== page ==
Benjie also recites the poem, revealing a link between brother and sister that could very well threaten the frayed link between their parents. Indeed, it all builds to a disturbing climax that’s one for the Cronenbergian canon. You only wished he had more money for the special effects, but those are the sacrifices of an indie filmmaker. Cronenberg still delivers a distinctive flair with his cold framing and the otherworldly delivery of some of screenwriter Bruce Wagner’s dialogue that hums with a “dead inside” malaise from the Weiss family. Except for Agatha, who strides in with bold, creepy purpose that everyone else, so lost in themselves and aspirations, can hardly notice.

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Special note should also be given to the always game Moore, who could have very well been nominated for best actress for this role had the film been released earlier, and — more importantly — if Hollywood could dare show as bold a sense of humor as Moore herself. Her character features echoes of Lindsey Lohan. She plays with a bubbly voice and offers a broad range of personal suffering, from passive-aggressiveness to a deep sadness that also makes Havana sympathetic, even when she’s sitting on a toilet struggling from a backup by Vicodin, reciting a list of chores to Agatha while trying to worm into her mysterious assistant’s personal life.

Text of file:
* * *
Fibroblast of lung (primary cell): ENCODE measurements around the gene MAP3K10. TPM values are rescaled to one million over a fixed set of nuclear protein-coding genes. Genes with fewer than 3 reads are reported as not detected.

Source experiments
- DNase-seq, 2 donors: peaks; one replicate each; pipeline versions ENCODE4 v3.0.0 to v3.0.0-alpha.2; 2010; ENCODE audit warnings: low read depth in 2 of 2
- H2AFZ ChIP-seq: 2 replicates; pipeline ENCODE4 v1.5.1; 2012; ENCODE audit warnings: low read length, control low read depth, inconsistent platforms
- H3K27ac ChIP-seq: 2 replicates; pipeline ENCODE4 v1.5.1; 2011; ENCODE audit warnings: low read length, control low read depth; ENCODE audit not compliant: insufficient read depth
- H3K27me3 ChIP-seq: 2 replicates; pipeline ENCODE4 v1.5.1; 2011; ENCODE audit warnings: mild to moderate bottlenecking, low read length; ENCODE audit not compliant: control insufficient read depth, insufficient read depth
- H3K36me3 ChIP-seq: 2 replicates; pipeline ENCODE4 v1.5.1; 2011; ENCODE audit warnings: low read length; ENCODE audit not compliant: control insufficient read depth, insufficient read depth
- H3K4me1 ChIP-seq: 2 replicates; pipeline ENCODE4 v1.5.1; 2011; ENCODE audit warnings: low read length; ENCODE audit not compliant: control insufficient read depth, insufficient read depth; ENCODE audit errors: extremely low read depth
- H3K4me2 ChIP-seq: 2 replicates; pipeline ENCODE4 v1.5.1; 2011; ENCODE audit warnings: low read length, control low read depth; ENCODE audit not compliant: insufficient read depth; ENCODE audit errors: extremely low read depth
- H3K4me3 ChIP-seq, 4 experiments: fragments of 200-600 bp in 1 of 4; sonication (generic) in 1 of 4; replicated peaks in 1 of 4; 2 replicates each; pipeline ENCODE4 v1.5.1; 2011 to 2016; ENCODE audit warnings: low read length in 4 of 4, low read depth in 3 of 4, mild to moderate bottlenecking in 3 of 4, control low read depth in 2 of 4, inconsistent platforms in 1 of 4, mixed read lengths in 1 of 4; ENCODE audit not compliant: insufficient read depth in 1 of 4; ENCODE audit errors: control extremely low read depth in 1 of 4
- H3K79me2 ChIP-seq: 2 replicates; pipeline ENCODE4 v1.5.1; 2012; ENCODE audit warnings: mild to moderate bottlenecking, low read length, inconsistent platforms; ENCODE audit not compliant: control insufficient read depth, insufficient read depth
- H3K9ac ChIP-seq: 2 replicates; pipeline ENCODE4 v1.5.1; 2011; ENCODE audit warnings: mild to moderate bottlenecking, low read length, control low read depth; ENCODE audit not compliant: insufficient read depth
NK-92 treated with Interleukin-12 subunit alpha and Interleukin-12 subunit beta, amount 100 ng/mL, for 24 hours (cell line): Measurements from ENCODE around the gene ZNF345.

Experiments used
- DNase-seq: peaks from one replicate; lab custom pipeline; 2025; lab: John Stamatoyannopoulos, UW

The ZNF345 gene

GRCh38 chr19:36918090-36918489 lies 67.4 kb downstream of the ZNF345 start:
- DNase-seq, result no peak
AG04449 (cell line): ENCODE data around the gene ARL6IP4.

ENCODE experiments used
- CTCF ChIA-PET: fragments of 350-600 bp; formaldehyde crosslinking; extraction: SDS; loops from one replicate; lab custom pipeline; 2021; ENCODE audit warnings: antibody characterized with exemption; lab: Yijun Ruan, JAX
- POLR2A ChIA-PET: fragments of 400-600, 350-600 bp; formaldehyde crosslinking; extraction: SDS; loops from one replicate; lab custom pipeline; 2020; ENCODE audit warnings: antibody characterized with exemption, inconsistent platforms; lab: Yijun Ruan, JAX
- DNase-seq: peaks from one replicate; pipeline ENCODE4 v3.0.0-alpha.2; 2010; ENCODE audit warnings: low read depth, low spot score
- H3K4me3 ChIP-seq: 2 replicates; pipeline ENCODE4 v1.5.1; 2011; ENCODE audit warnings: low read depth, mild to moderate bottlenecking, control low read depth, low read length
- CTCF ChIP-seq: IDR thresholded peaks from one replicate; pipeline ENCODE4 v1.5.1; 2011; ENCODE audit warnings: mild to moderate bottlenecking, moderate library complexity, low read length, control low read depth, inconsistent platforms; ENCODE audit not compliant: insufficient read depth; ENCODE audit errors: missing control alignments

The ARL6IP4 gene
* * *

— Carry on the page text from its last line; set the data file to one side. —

Though it’s easy to consider the film from Cronenberg’s perspective, it is Maps to the Stars screenwriter Wagner who brings a broad range of experience from Hollywood to his writing (he’s the man behind Dead Stars and Wild Palms). This was one of the first scripts he wrote as a limo driver in Hollywood on the early ’90s, not unlike the role Pattinson plays in the film. The scenes are loaded with an undercurrent of disdain for the city. Again, the characters are archetypes of the business; charm stands as superficial but underneath there’s almost a psychotic desire for success and recognition that has rotted their souls. It’s blackly funny at times but mostly cringingly disturbing.